THUMBS UP! To what we expect to be the final professional women's golf tour stop. The Symetra Tour's Forsyth Classic brought to Central Illinois golfers looking to make the LPGA, the top professional women's tour. Many alumni from the Classic are now LPGA players, including last year's champion, Isi Gabsa. There are many memorable stories that have come from the event. The final championship was claimed by Jillian Hollis, who lost in a playoff last year to Gabsa. We'll miss the event.
THUMBS DOWN! To those not following through on pledges. Our blood boils a bit when donors make a huge show of their plans, but then fail to deliver. That's happening in Paris, as those repairing the fire-damaged Notre Dame await donations promised by billionaire owners, who made a competition out of pledging the ultimate total of $1 billion. None of that money has arrived. Donations from individuals in France and the United States have accounted for about $4 million for aid in recovering from a devastating April 15 fire. We understand the concern that those donors want to know where their money is going, and the church's stewards need to provide that information. But maybe if the purse strings were loosened a bit, plans would be forthcoming.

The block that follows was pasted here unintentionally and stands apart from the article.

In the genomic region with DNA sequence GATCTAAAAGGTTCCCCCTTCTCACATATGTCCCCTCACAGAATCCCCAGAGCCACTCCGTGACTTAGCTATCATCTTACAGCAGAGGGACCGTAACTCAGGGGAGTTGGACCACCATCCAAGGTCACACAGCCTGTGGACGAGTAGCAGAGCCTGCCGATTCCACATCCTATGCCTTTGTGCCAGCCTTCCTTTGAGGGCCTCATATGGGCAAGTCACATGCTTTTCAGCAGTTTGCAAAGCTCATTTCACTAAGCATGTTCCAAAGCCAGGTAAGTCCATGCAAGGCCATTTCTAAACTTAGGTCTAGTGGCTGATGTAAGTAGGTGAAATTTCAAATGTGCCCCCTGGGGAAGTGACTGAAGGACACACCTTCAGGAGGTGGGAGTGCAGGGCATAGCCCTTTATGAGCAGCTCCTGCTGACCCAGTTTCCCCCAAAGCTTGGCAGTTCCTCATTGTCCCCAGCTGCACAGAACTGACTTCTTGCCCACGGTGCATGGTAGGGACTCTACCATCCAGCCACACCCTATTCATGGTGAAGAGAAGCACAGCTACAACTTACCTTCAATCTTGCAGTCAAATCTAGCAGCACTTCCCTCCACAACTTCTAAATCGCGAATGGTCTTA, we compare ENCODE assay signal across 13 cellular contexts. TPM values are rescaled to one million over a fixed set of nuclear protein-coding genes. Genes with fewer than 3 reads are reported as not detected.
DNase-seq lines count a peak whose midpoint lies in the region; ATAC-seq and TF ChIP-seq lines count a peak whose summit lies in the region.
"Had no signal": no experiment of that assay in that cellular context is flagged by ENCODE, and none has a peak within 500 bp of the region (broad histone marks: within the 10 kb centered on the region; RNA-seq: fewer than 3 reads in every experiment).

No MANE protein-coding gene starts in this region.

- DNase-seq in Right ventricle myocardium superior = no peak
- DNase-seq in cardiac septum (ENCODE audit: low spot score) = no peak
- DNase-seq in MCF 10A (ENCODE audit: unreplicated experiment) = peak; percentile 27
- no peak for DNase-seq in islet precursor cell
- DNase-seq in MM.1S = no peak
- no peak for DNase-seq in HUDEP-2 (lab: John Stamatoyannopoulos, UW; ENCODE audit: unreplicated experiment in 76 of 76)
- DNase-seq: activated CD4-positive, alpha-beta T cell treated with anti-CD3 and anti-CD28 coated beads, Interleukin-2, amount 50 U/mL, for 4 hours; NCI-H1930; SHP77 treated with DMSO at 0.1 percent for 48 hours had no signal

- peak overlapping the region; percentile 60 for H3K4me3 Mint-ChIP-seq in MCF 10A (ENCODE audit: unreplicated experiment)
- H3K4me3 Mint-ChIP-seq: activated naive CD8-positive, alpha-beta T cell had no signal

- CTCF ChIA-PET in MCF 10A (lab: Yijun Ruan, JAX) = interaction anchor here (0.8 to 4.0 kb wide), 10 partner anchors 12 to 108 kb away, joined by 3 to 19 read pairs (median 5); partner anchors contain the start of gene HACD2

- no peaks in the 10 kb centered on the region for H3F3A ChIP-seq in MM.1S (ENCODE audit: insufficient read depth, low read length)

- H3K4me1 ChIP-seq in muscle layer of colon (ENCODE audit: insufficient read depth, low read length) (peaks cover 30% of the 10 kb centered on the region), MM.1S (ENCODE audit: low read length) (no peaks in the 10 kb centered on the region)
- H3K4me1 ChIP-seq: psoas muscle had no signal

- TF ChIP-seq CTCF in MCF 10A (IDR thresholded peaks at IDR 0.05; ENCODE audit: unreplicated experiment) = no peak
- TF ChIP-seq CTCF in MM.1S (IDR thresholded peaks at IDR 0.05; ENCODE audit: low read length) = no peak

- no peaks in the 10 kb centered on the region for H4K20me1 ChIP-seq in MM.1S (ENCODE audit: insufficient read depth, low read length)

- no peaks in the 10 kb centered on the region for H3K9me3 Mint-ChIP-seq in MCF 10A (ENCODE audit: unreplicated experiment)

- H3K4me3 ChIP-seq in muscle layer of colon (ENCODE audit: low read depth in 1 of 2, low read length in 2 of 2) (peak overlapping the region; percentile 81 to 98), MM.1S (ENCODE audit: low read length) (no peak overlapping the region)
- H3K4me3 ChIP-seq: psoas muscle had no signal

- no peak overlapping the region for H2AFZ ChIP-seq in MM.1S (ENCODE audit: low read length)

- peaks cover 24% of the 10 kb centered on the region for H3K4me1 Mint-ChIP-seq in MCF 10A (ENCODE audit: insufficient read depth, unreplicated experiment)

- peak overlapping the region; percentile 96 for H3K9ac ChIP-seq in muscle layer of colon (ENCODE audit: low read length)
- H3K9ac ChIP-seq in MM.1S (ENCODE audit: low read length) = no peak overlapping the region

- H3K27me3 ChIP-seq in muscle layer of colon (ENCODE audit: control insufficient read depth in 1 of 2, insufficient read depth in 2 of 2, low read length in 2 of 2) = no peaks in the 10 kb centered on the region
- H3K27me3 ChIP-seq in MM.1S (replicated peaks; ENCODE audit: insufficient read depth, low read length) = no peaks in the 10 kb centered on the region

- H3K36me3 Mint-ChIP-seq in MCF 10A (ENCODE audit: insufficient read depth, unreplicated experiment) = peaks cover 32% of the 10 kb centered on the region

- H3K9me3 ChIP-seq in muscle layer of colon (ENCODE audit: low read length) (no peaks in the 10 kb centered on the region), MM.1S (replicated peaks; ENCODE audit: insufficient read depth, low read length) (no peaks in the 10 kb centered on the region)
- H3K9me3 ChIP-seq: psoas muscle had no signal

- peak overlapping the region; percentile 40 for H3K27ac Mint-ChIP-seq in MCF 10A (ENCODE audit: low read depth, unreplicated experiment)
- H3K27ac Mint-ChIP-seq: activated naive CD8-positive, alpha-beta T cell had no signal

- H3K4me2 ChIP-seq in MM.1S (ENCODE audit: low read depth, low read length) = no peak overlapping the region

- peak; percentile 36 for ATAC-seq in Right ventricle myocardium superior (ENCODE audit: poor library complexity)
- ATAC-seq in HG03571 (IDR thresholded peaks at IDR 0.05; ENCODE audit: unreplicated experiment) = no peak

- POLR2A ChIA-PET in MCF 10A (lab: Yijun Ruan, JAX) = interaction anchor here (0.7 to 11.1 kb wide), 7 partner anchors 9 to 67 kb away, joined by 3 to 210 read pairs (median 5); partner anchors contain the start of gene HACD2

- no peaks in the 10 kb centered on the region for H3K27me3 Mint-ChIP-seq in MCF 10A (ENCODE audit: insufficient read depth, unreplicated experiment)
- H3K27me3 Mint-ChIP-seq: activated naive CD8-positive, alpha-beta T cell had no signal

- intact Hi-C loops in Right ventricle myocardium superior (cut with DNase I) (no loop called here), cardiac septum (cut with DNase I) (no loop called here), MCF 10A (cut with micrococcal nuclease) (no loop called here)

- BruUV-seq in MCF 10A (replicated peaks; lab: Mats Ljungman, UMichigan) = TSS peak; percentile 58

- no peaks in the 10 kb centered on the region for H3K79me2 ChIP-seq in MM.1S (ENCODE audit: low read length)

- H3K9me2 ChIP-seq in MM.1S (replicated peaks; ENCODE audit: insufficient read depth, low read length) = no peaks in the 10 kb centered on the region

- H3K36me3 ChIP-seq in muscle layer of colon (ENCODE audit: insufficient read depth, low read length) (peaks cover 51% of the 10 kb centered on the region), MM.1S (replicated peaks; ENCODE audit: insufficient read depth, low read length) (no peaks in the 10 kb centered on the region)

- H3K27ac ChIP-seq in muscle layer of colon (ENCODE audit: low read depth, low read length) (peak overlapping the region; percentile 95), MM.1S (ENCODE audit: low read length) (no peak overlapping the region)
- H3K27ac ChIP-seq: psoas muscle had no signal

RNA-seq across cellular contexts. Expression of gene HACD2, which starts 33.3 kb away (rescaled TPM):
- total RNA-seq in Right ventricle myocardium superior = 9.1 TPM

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THUMBS UP! To the state legislature's willingness to address Medicaid. Several acts this session aimed to increase efficiencies in the state’s managed care system, which has been widely panned by high-volume Medicaid providers since its inception in 2011. Insurers, health care providers, government regulators and lawmakers all have expressed optimism about the bill. Dealing with illness and medical care is difficult enough. Any steps that make dealing with financial end more comfortable are needed and appreciated.
THUMBS UP! To use of Decatur's gas tax. While the wait might have been longer than some like, it's increasingly clear that roads are being repaired all over Decatur. The effort is appreciated. Winding slowly through construction for a day or two is paid back exponentially when we're able to drive on those repaired roads. Now, individuals may have to turn their complaining to business owners and some of their parking lots in need of repairs.